Film Review: Hugh Hefner: Playboy, Activist and Rebel

Teeming with commentary from well-known celebrities, this exceptional doc about Hugh Hefner and the ascent of liberalism celebrates both the iconic Playboy founder and the receding of taboos and prejudice over the past half-century.

July 20, 2010

-By Doris Toumarkine


filmjournal/photos/stylus/145701-Hefner_Md.jpg

For movie details, please click here.

What fascinates most in Oscar-winning filmmaker Brigitte Berman’s slick and sublime Hugh Hefner: Playboy, Activist and Rebel is the reminder (or news to many) that the publishing magnate and lifestyle revolutionary was every bit as much activist, rebel and reformer as he was playboy. This lively documentary, which conveys the magnitude of change Hefner inspired, will rivet viewers of every age and persuasion who value human rights, respect for human nature, and the unexpected from human genius.

As an important and effective liberal progressive, Hefner abetted the civil-rights movement and helped emancipate women from their circumscribed roles—so graphically etched in ’50s/early-’60s pop culture—of housebound wife and mother. A revolutionary in the realm of ideas, he fought the right-wing forces of anti-Communism and fundamentalist Christianity, intolerance, sexual repression and hypocrisy. And he had a very good time doing it.

Sure, women’s-lib leaders like Gloria Steinem and Susan Brownmiller weren’t Hef fans, as the doc makes clear. The Playboy bunnies (Steinem went underground as one of them), whether in print or on-site at the mansion, might have been victims of their illusions but certainly not of any kind of coercion or sex trafficking.

Media titan Hefner, who shed some very thick Puritanical skin as an Illinois WASP, helped many in his inner and outer circles and in the country at large. These circles included some of the country’s smartest celebs, artists and activists who, thanks to Hefner, helped forge a more tolerant, honest, less hypocritical world.

The film follows Hefner from his early years as working drone to his break from conventional life (and marriage) and founding in 1953 of Playboy magazine, which he grew into a global empire and force for change. The magazine, propelled by the infamous Marilyn Monroe cover, begot star-packed, Hef-hosted TV variety shows (“Playboy After Dark,” “Playboy’s Penthouse”), the wildly popular Playboy clubs and mansions and huge Playboy Foundation. As the franchise exploded, the magazine grew in importance and seriousness; bunnies shared pages with in-depth interviews with some of the most important thinkers and shakers of the past 40 years.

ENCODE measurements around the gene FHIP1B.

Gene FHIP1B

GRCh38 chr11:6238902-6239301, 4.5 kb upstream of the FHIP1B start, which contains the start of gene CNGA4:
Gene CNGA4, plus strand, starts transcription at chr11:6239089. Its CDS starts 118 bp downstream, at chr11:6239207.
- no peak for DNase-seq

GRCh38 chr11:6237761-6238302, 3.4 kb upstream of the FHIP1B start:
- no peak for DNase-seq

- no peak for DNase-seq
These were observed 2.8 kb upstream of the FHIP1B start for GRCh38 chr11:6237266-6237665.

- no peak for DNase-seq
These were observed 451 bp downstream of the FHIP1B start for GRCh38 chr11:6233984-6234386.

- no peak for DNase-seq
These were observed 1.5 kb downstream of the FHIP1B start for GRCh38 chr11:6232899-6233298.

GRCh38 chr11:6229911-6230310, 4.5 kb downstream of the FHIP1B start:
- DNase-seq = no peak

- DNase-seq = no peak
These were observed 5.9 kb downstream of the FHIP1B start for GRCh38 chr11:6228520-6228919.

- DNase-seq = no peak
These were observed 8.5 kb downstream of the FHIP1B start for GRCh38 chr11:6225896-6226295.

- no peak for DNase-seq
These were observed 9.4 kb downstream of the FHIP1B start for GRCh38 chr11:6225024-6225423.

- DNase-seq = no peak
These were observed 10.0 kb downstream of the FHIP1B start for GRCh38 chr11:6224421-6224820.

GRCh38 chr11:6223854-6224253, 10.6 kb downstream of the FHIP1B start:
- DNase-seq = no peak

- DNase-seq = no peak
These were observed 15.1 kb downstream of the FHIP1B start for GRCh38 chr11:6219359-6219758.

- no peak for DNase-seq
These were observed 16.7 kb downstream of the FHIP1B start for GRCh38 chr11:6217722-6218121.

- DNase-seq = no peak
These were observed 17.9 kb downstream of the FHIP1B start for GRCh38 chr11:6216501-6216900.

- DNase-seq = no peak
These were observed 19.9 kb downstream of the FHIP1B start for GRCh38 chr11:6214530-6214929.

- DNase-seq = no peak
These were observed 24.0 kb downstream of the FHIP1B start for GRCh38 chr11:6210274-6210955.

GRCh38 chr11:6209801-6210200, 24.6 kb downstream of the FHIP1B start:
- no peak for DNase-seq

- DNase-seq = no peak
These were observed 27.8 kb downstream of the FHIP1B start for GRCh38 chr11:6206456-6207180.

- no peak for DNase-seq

While his image is imbedded in collective minds as a pipe-smoking, decadent, robe-donning swinging Don Juan in heaven, Hefner is on the battlefront, fighting for civil and gay rights, First Amendment rights and for a sexual revolution that will reflect what men and women of all orientations need and deserve.

His enemies are the religious and political right, the latter embodied by Nixon, Reagan and J. Edgar Hoover. Also across the barricades are religious fundamentalists, anti-porn activists and militant feminists who deem Playboy bunnies as traitors and symbols of an exploitative Playboy philosophy.

An endless stream of famous personalities pass through this doc, many as talking heads, others by way of an abundance of archival footage from Hefner’s old TV shows, Dick Cavett and William F. Buckley interviews, etc. To cite just a few, the film is a rich collection of Hefner allies (Mike Wallace is a convert), rock and jazz greats (Tony Bennett, Buddy Rich, Sammy Davis, Jr., Gene Simmons), anti-war and civil-rights activists (Joan Baez, Jim Brown, Rev. Jesse Jackson), anti-Playboy combatants (Pat Boone, Charles Keating, Steinem and Brownmiller), and intellectual-provocateurs (Buckley, Gore Vidal). And then there are the boys who just wanna have fun (James Caan, David Steinberg, Tony Curtis). Hefner’s mansion gave them just that.

Hefner, whose magazine and wealth fought the bullies, began by betting big on male lust and used the windfall to back the big causes. Berman’s film, a picture of effective, unexpected liberal activism, perhaps inadvertently asks where would this country be now without Hugh Hefner and begs the question: Where can we get another one?